We have also seen how Sri Lanka could avail of the offers made by Pakistan. We have given Sri Lanka a credit line of US $ 250 million that it can avail in different areas like agriculture, livestock, science and technology. We are offering 1000 scholarships to Sri Lankan students at our higher education institutions.
He had been in Pakistan as a young officer. He had been trained at our training institution. He has knowledge of the country and its people
Q Sri Lanka and Pakistan cooperated with each other in combating terrorism in the past. Now, Sri Lanka faces a new form of terrorism. You mentioned the need for de-radicalization and fighting extremism. How can the two countries cooperate in this regard?
We enjoy a very conformable relationship based on confidence, trust and goodwill. Whatever Sri Lanka’s needs are Pakistan will be more than happy to assist, whether it is intelligence sharing, capacity building or training forces.
Q You are here in Sri Lanka following a new President being elected. What else does Pakistan expect from Sri Lanka in the new political context?
Our expedition of Sri Lanka has always been positive. Our interactions with Sri Lanka have always been positive. Positivity and goodwill are there. How do we build it developing into an economic relation? How do we develop bilateral trade? We feel that our bilateral trade is nowhere near optimal level. What can be done by both sides? How do we bring the two private sectors together? How can Pakistan cater to your needs vis-à-vis technology and investment, for example? Sri Lanka is very keen on seeing Pakistan setting up sugar and cement industries here. We are more than happy to do so. We offered it. Sri Lankans have expressed their willingness and that offer will materialise.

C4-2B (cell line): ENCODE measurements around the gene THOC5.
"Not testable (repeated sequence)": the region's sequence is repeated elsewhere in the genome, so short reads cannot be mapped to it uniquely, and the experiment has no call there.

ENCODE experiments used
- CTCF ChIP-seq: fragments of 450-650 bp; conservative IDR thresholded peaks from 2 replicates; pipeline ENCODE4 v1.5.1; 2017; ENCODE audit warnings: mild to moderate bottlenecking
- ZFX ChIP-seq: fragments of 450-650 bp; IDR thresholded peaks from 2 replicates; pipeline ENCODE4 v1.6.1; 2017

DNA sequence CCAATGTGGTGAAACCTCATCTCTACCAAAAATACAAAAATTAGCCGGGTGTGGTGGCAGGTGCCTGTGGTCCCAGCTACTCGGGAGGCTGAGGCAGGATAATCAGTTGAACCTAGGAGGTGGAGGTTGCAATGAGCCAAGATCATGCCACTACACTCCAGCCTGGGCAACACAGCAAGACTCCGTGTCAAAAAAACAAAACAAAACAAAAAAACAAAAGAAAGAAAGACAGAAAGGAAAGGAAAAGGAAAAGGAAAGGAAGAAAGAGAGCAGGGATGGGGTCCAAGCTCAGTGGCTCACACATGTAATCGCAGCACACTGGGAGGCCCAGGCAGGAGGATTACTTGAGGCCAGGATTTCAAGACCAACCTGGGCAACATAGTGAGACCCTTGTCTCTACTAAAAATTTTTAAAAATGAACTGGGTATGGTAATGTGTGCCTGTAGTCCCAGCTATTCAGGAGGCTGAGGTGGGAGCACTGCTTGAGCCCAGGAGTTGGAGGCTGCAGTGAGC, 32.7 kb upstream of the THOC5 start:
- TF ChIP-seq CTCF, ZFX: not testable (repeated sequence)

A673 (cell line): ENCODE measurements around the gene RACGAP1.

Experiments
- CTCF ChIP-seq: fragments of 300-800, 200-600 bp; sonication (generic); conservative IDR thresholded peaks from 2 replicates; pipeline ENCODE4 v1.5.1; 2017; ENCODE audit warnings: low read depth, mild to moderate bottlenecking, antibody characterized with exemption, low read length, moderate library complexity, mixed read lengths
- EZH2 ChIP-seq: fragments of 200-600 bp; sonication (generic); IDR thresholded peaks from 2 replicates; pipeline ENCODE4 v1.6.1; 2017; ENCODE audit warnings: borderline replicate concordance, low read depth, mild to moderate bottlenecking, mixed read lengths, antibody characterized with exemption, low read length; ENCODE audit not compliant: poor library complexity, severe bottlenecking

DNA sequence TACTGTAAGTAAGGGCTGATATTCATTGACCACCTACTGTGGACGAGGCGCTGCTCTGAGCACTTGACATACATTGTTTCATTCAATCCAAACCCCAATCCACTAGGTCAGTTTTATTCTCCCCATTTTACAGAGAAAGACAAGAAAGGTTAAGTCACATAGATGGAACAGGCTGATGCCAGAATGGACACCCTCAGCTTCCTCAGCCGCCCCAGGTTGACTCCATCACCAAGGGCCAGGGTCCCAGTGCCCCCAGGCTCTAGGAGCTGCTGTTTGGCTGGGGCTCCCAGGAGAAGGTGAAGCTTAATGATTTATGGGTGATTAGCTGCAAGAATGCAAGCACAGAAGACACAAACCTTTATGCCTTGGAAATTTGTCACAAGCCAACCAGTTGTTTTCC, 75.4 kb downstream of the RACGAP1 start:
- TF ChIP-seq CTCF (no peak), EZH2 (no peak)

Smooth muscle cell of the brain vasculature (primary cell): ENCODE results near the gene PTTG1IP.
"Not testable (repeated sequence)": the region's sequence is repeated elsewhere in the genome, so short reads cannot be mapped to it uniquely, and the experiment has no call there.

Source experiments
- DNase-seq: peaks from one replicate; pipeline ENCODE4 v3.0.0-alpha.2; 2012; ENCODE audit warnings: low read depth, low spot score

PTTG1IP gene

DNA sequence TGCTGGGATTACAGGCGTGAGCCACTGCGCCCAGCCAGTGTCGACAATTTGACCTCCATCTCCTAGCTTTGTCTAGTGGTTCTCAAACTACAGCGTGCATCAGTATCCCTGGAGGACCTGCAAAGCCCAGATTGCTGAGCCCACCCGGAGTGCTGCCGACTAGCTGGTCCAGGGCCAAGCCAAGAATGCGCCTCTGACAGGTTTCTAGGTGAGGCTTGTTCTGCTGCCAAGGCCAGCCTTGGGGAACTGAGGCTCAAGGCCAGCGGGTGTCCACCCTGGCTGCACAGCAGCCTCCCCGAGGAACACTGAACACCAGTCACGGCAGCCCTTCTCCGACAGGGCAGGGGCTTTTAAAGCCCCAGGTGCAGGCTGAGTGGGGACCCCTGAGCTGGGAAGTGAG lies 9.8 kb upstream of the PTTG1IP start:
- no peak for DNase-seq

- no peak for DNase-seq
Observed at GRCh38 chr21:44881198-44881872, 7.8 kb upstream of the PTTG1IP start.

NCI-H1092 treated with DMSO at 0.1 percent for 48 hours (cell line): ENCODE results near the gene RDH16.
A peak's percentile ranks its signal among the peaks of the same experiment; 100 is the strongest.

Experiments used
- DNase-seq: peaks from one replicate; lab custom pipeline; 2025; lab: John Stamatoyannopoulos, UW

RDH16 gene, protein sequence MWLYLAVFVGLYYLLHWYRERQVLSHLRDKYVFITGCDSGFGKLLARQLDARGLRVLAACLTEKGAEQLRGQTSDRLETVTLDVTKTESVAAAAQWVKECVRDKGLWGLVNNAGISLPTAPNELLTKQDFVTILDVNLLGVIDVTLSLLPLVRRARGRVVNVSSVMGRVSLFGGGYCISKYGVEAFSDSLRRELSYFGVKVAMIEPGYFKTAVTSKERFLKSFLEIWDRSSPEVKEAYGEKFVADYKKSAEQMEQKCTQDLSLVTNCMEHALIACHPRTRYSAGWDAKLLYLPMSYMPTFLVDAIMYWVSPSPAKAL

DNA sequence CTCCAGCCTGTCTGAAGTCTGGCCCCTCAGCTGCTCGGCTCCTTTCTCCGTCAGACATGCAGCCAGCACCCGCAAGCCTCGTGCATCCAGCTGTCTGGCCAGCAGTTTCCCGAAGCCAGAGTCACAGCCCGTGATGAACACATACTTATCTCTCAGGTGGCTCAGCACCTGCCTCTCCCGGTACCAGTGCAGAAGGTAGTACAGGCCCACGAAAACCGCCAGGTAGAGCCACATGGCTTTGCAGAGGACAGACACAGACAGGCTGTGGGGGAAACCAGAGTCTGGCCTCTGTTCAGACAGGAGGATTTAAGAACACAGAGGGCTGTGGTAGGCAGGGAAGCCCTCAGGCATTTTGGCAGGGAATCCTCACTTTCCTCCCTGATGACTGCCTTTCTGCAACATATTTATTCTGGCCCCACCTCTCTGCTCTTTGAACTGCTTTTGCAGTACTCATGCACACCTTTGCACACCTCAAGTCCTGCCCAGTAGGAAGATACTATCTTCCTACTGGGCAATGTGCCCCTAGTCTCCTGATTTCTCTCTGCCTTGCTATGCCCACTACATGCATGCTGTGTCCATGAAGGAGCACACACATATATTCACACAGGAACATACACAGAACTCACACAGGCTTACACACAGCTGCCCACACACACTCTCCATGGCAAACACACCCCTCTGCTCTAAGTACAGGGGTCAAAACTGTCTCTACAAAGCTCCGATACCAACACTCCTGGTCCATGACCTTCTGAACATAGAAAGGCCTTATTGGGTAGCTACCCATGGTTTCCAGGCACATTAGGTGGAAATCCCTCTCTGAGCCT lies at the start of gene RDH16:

Q The project proposals to set up sugar processing and cement plants were discussed during the former Rajapaksa administration. It means these proposals are revisited now?
The ball is in the Sri Lankan court .We are ready. You have to respond.
Q Did you discuss it this time?
Yes. We are ready to respond. We await the nod from the Sri Lankan side. You give us a nod. We are ready to respond.
Q There is the Free Trade Agreement between Sri Lanka and Pakistan in operation. Its full potential is yet to be realised. How can it be done in the future for mutual benefit?